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It is a beautiful, a blessed belief,
How sweet it were, if without feeble fright,
Sir W. Davenant.
Anger is like
Give him no breath, but now Make boot of his distraction: never anger Made good guard for itself.
Anger's my meat; I sup upon myself,
Be_calm in arguing; for fierceness makes
Error a fault, and truth discourtesy: Why should I feel another man's mistakes,
More than his sickness or his poverty?
Anger in hasty words or blows,
Madness and anger differ but in this,
Savage. Next Anger rushed, his eyes on fire,
In lightnings owned his secret stings,
Collins. Go to the bee! and thence bring home, (Worth all the treasures of her comb,)
An antidote against rash strife:
The ocean lashed to fury loud,
J. W. Eastburn.
In genial spring, beneath the quiv'ring shade,
He, like a patient angler, ere he struck,
I in these flowery meads would be;
And angling too, that solitary vice,
NOBLER birth Of creatures animate with gradual life, Of growth, sense, reason, all summed up in man.
Milton. Let cavillers deny That brutes have reason; sure 't is something more, 'Tis Heaven directs, and stratagem inspires, Beyond the short extent of human thought.
Somerville. The heart is hard in nature, and unfit For human fellowship, as being void Of sympathy, and therefore dead alike To love and friendship both, that is not pleased With sight of animals enjoying life, Nor feels their happiness augment his own. -Cowper. Though man, as God's own miniature, reveals The grace of beauty and the glow of soul, And Deity be chartered on his brow, The brutes and plumy pilgrims of the air, The insect tribe, and all the scaly troop That wing their rapid way, proclaim a God! Behold the lion bounding from his den With red and rolling eye! or hear the bear While grimly glancing o'er the ice-clad waste, Loading the wind with his tremendous howl! Or see leviathan uproot the deep, And lash the ocean into storms! or mark The kingly eagle pierce the cope of heaven, And shiver the contending clouds! Great God! These give to mortal eyes a glimpse of Thee!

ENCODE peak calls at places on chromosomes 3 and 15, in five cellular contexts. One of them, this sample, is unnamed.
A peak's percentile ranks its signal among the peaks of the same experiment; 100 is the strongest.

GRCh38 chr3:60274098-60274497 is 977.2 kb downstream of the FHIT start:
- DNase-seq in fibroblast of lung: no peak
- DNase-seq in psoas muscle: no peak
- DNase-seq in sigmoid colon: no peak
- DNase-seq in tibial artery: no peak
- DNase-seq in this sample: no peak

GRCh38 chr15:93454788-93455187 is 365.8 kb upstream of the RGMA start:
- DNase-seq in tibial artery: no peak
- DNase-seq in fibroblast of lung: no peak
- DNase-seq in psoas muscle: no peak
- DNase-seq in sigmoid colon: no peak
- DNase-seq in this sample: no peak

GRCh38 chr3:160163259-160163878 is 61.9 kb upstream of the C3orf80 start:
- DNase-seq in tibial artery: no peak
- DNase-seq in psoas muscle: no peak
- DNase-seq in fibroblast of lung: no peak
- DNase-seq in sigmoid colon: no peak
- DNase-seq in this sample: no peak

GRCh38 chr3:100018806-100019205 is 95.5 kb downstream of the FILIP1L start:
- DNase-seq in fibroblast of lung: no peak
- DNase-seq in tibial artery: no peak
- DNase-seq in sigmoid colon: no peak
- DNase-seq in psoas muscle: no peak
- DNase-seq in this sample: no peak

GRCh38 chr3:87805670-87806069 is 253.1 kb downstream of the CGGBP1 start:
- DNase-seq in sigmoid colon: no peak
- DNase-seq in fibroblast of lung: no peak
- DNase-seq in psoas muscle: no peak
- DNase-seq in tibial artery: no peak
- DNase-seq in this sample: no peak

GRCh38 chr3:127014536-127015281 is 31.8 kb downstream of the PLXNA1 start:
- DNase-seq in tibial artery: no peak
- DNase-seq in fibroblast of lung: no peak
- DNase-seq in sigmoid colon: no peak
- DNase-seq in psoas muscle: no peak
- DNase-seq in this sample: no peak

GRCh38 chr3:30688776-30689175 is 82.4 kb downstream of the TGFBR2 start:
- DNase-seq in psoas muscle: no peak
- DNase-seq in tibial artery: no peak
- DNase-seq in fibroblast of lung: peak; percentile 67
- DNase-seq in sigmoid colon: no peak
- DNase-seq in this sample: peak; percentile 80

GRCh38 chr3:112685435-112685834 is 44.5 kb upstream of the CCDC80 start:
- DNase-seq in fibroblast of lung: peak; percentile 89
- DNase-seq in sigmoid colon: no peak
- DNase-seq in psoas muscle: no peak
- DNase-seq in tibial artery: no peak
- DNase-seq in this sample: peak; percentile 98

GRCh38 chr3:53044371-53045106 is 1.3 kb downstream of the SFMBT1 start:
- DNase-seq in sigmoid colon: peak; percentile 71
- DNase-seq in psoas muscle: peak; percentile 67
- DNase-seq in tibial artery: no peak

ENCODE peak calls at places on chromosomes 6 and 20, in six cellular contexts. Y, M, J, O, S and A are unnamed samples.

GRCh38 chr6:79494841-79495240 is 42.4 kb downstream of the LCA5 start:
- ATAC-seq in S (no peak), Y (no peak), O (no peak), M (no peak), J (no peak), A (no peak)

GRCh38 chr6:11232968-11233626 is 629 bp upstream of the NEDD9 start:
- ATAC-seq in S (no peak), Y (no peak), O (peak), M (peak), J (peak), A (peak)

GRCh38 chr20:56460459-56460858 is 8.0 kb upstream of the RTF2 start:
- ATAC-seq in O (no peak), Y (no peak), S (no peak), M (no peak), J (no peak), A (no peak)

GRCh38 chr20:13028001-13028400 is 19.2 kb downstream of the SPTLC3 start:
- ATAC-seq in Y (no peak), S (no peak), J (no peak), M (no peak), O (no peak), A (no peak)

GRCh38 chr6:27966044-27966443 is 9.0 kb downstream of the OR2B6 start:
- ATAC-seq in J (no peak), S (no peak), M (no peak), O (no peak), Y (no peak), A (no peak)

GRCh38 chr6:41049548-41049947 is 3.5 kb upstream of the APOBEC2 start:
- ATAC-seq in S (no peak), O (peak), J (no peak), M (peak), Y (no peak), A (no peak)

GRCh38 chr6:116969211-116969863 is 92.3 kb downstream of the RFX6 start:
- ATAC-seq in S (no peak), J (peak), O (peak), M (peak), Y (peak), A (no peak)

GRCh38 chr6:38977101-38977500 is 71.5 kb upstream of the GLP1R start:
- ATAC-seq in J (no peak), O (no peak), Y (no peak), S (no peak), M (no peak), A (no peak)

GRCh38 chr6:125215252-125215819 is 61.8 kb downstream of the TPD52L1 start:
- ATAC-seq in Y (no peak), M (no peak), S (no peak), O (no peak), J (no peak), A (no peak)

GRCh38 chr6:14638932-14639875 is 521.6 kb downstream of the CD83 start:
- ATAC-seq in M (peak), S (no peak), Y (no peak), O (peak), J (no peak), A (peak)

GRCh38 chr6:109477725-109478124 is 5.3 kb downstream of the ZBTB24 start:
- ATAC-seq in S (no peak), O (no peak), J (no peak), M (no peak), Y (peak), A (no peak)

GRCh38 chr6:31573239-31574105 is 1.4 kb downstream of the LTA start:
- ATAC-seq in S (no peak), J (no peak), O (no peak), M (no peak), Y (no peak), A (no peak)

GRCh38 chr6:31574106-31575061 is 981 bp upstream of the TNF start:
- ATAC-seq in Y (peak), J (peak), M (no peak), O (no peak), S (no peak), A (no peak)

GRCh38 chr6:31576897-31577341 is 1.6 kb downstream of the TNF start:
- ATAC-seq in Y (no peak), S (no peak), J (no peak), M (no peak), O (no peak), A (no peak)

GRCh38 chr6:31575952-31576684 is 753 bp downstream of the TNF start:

The things we fear bring less annoy
What then remains last after past annoy,
Sadness cannot be;
Never came near thee.—Shelley, to the Lark.
WITHIN the hollow crown, That rounds the mortal temples of a king, Death keeps his court; and there the antic sits, Scoffing his state.
What! dares the slave Come hither covered with an antic face, To fleer and scorn at our solemnity?
Scrambling, out facing, fashion-mongering boys, That lie, and cog, and flout, deprave and slander, Go anticly, and shew an outward hideousness, And speak of half-a-dozen dangerous words.
Shakspere. A work of rich entail, and curious mould, Woven with antics, and wild imagery. Spenser.
Of all our antic sights and pageantry,
For even at first reflection she espies